Colonel Brandon was now as happy as all those who best loved him believed he deserved to be. In Marianne he was consoled for every past affliction; her regard and her society restored his mind to animation, and his spirits to cheerfullness… (Sense and Sensibility, chapter 50)
I remember sitting on the couch, just saying “wow” after watching Moulin Rouge. For some reason, I’ve never watched it again.
I don’t think I’ve seen that one, although I seem to remember starting it once. Hmm. I just got out The Phantom of the Opera last night for the first time in a long while. It kind of has one of those ambiguous endings I mentioned: bittersweet.
I haven’t watched all the movies above, but I agree with the theme of your post on the movies I have seen. I’ll never choose to watch Sommersby or Atonement again. Loved them once. I’m really glad such movies were made along with many others that do not have happy endings. The serious subject, not happy or ambiguous endings are kind of cathartic to watch. Others are very important to see once, like Schindler’s List.
I thought I’d seen City of Angels, but I was thinking of another movie. I looked it up and it was a remake of a German film (Wings of Desire) I’d seen a couple of times and loved and yes, it too was sad but very compelling…I think it’s only available with subtitles. This was probably 15 years ago but the cinematography and story were amazing, but I wonder if I’d still like it as much. The next time I’m in the mood for something sad I’ll have to check out City of Angels.
We so rarely watch TV anymore, but when we do it’s usually a movie we’ve heard about and want to see. The last thing we watched was The Dig, which was so lovely and I would watch that again.
Here’s a new category for you, Shannon: Movies I’ve watched over and over and over again until I’ve finally hit the ’tilt’ mark and probably won’t watch them again, or maybe years and years in the future. None of the Jane Austen movie productions are in that group, though some of the older versions are easier to pass over in favor of the newer ones. 😀 I loved seeing a bit of your non-JAFF entertainment life.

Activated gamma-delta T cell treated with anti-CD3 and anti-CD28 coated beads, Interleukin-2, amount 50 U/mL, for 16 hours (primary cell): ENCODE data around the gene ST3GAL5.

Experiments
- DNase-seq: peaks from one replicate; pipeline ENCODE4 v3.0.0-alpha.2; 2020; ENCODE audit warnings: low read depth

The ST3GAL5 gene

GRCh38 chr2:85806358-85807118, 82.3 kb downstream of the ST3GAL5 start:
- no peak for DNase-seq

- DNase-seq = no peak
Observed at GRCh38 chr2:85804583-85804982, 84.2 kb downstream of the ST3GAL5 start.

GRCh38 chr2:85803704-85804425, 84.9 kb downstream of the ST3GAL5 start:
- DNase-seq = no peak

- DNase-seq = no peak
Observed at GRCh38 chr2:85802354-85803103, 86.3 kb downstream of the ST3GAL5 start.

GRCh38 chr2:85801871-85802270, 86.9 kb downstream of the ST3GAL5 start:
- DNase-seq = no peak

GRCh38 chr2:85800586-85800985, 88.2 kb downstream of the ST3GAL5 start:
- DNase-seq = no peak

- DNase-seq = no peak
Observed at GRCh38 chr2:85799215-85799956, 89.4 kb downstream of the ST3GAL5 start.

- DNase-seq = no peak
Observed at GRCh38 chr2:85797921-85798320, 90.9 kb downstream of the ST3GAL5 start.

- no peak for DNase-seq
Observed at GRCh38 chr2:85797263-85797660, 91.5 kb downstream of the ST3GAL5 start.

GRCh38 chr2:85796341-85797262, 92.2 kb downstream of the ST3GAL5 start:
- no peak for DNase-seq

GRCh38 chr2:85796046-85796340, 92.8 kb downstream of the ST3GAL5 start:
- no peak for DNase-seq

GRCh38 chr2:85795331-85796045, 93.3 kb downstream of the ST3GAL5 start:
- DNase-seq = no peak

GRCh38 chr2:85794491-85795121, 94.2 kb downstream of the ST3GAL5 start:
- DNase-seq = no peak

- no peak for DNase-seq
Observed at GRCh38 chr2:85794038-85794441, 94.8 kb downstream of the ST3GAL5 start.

You’re right that some movies are important to see once, even if they don’t qualify as light entertainment.
Other than some sports, I don’t watch hardly any TV anymore either. I either watch a movie or listen to an audio book while I work online jigsaw puzzles.
Thanks for stopping by and commenting!
I would never watch Sommersby again despite it having Richard Gere! Pretty Woman however is totally rewatchable. I’ve watched many films over the years that I loved but found I didn’t watch again. I haven’t been to the cinema now for many years but I do have films I can watch many times including Pride and Prejudice, Dirty Dancing, Sweet Home Alabama, 10 Things I Hate About You, How to Lose A Guy, plus films I loved as a child like Pollyanna, The Parent Trap. Moonspinners, Blue Hawaii and GI Blues.
I remember going with school to watch Romeo and Juliet with Olivia Hussey and Leonard Whiting? I loved that as well as Great Expectations with John Mills that we also went to see. I have watched them again since but wouldn’t buy them.
Thanks for this, very thought provoking!
Sounds like our experiences are tracking pretty closely, Glynis! I loved the original Parent Trap and the book/movie The Moonspinners too. On the Haley Mills theme, what about The Trouble With Angels? That’s another oldie but goodie.
I loved all Hayley’s films. Was one called Summer Magic? In Search of the Castaways and The Family Way! Another favourite film that I missed off the list is the wonderful Princess Bride 🥰🥰